Money will address Seneca County Board of Supervisors at Tuesday’s meeting in executive session
After the abrupt announcement from Seneca White Deer, Inc. that they would cease tour operations at the former Seneca Army Depot in Romulus, and the follow-up announcement from property owner Earl Martin that tours could resume with new management in the near-future – SWD President Dennis Money is addressing some misconceptions about the working relationship between his organization, and Martin’s management team.
Seneca White Deer, Inc. leased the property at the former depot from Martin, who acquired the property in a controversial deal with the Seneca County Industrial Development Agency. The Agency, who owned the property after the U.S. Army ceased operations on the land, was eager to unload the property to someone interested in developing it.
Throughout that time, Dennis Money, and the Seneca White Deer, Inc. organization vowed to protect the rich history at the property. They provided off-and-on tours before the sale of the property over a period of nearly 15 years, and then when sold to Martin – worked with him to develop a licensing agreement to feature regular tours on-site.
The rare herd of white deer, history of the depot, and natural habitat were among the top-reasons for continuing a tour effort at the site.
Tourism officials in Seneca County and around the region were outwardly supportive of Seneca White Deer’s initiative.
While the brunt of a press release from Martin, authored by Keith Tidball, addressed conservation concerns at the former depot – a more concerning portion has Money speaking out.
He plans to address the Seneca County Board of Supervisors about the issues surrounding the agreement Seneca White Deer had with Martin.
“Earl [Martin] has continued to tell me he wanted us to be successful, but with a 20 page license agreement totally in his favor and an obscene rent rate, and we couldn’t rely on his words,” Money said on Tuesday before the session.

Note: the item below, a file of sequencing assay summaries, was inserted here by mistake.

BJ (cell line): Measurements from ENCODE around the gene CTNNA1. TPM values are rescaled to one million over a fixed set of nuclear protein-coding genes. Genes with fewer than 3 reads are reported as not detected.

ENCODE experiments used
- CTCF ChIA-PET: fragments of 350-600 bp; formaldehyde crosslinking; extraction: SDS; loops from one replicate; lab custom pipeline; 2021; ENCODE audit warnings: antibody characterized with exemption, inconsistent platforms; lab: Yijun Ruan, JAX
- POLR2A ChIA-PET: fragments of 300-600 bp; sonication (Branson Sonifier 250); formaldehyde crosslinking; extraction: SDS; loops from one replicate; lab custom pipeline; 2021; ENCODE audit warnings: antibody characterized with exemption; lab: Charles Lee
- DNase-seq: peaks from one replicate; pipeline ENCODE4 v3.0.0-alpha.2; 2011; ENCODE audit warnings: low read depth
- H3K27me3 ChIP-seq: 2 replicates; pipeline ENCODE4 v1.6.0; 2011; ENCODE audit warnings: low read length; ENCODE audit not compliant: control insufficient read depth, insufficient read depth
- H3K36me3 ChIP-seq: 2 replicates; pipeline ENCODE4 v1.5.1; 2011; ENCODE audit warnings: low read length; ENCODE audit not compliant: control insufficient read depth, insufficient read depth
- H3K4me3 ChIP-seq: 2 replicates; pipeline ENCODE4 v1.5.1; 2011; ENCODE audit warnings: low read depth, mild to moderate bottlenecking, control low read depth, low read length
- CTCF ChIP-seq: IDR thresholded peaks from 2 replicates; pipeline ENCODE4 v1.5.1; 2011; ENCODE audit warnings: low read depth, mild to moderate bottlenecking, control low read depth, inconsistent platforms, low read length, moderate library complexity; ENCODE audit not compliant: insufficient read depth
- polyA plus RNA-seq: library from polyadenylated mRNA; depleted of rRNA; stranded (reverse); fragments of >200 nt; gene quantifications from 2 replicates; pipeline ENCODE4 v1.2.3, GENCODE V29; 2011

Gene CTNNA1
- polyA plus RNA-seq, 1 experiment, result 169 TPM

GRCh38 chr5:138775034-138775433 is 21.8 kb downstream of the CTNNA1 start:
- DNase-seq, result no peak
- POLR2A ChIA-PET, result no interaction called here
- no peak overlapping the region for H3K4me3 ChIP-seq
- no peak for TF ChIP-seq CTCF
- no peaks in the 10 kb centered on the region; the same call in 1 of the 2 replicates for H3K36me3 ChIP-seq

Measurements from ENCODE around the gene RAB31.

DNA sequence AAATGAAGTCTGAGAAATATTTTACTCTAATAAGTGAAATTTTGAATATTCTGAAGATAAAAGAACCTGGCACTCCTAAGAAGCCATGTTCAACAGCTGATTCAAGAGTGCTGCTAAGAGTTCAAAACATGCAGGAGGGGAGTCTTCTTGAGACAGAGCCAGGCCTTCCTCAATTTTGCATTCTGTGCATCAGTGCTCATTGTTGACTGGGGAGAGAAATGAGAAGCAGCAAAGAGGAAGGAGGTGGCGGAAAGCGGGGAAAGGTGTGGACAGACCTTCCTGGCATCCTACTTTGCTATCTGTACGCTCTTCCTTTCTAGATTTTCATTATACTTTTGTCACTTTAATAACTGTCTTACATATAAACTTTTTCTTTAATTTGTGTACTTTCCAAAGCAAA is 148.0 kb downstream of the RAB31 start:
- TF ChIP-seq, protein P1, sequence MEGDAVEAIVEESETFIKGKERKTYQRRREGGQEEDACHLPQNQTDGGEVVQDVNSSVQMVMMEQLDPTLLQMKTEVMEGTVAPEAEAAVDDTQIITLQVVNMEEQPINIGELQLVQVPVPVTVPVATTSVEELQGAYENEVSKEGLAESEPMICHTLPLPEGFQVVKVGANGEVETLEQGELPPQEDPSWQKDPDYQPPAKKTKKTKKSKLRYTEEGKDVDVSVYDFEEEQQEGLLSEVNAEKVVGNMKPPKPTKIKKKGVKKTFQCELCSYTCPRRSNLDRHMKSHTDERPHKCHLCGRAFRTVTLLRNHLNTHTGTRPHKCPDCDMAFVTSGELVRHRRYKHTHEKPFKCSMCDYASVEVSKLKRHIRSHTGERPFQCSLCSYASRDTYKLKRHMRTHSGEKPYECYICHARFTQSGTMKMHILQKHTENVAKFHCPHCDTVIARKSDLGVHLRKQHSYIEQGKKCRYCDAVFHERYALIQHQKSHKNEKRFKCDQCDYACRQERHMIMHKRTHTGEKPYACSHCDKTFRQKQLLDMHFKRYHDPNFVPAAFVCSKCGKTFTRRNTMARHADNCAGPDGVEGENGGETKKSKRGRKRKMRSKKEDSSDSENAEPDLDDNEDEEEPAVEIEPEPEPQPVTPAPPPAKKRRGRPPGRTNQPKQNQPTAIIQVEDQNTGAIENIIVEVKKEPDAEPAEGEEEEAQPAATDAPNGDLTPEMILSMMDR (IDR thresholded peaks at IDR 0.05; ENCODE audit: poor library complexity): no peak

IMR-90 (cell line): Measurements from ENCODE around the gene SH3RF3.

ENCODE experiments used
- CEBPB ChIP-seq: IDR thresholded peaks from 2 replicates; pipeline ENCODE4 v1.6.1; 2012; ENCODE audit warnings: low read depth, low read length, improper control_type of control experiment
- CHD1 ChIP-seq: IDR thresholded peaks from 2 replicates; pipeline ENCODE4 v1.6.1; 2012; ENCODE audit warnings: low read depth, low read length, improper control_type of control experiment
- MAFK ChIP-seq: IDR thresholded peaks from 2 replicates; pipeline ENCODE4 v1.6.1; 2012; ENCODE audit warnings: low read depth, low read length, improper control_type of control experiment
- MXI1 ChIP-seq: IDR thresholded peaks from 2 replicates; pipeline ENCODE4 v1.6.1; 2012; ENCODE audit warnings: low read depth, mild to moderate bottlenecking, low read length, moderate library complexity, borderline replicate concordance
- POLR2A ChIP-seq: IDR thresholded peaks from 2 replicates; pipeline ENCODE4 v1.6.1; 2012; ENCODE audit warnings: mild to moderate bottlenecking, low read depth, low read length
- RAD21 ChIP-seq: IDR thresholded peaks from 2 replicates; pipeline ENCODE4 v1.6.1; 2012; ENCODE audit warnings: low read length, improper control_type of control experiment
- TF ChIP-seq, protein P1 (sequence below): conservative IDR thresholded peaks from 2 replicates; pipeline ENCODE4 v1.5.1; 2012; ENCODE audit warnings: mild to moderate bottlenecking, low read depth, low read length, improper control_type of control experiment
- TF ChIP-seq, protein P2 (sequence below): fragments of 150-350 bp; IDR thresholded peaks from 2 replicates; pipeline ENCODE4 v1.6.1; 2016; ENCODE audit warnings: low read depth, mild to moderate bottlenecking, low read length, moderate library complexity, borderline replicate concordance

Money says that rent for Seneca White Deer’s portion of the depot property was $10,000 per month for the first 21 months of the agreement. He says it added up to nearly 50% of the organization’s total gross revenues.
Tax filings confirm the steep price Seneca White Deer was paying to use the property. These are public documents, readily available due to the organization’s status as a 501C3. “How could any company, organization or business make it when you have to add salaries, utilities, insurance, etc.?” Money asked, while explaining the circumstances that led Seneca White Deer to this point.
Martin addressed the financial difficulties that Seneca White Deer faced running the tourism operation that could ultimately could not meet its expenses.
“Seneca White Deer and Dennis Money believed they had the capacity to run a profitable tourism operation that would provide tourists an opportunity to see the white deer from inside the former Depot,” Martin and Tidball said in Monday’s release. “Thus, Deer Haven entered into a partnership wherein Dennis Money and Seneca White Deer would rent a building being constructed by Deer Haven, as well as lease access to the acreage zoned for conservation, based on Dennis Money’s tourism business plan.”
In September, a PILOT agreement was accepted by the IDA for the property Martin held at the former depot. Money says he worked with Martin on the PILOT agreement, and was promised a ‘significant’ reduction in rent. Instead, rent was only reduced to $8,540 per month in September when it was accepted. “He could never tell me how he justified any of the rent rates,” Money added.
He says Martin has asked for computer files, website data, and applied to take Seneca White Deer, Inc.’s name and trademark for his own use.
After the events of the last several months, Money contends that they serve as a warning sign to not judge a book by its cover.
In that press release on Monday, Martin’s team admitted that they were in the process of finding a new team to handle tours.
“It won’t be the last chance to see them however, Seneca White Deer will no longer be providing that service. There will likely be tours again soon, managed by a different team,” Martin said.
“When [Martin] said he would redo the license agreement but that he would not reduce the rent and the license would only be in his favor, we knew it was time to quit,” Money explained, elaborating on the decision Seneca White Deer’s board made last week. “It was an agonizing decision, but one that felt necessary with all the information in front of us.”
Josh Durso is a lifelong resident of the Finger Lakes. When not overseeing the newsroom he’s hosting Inside the FLX: A weekly program on FL1 Radio. Check out the podcast by clicking here, or by visiting www.InsideTheFLX.com. Follow him on Twitter at @FLXJosh, or say hello by clicking here.